17. 'Even if there were a usage to state an account for one purpose in one way, that is not a usage to state it for another purpose in the same way. There is a passage in Blisset v. Daniel (10 Hare, at p. 515) which is useful reading in this connection. An account stated for one purpose is not necessarily stated for another purpose. The fact is, that in this partnership an account has never been stated with a view to fitting the case of a retiring partner, or a deceased partner, or a senior partner who is going to exercise an option of taking over all the assets. The partners have never had any such event in view in making the account which they have made. There has never been an account prepared which was intended to meet all the various contingencies of events such as these.

18. In the case before us there is no dispute that the duty of the arbitrator was to make 'valuation of the firm' subject to paragraph-13 of the partnership agreement and it may even be granted that in arriving at that valuation he was not bound by paragraph-7, but on this question we express no opinion. But the values as mentioned in the different clauses had to be accepted in making up the partnership account in respect of the four matters specifically enumerated. The principle of Cruikshank's case [1923] 92 L.J. Ch. 136. did not apply, because the partnership agreement in this case itself provides that the book value in the books of the firm shall be accepted.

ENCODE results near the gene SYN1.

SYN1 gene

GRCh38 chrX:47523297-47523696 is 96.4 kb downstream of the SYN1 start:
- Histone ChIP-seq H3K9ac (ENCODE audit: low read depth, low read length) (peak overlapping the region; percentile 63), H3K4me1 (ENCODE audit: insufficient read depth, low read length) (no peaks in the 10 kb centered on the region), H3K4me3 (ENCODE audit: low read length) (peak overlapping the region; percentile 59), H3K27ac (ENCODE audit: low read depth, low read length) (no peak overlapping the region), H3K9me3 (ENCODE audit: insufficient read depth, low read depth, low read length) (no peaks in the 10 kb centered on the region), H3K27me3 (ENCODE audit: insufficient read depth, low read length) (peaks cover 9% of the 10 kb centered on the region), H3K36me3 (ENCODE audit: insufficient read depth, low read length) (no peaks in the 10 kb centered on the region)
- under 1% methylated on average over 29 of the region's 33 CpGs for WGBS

19. The expression 'book value' in the context in which it occurs in the partnership agreement means, the value entered in the books of account. Adoption of the book value is therefore obligatory and there is no scope of any adjustment in the value in the light of any depreciation or appreciation of the property, outstandings, stock-in-trade or dead-stock, apart from what may actually be included in the book value in the books. It is the book value alone which has to be taken. If the depreciation or appreciation has been taken into account by the partners in assessing the book value, that was evidently part of the book value as entered in the books of account. If there was no book value entered in respect of any immoveable property, the decisive value was to be the purchase price.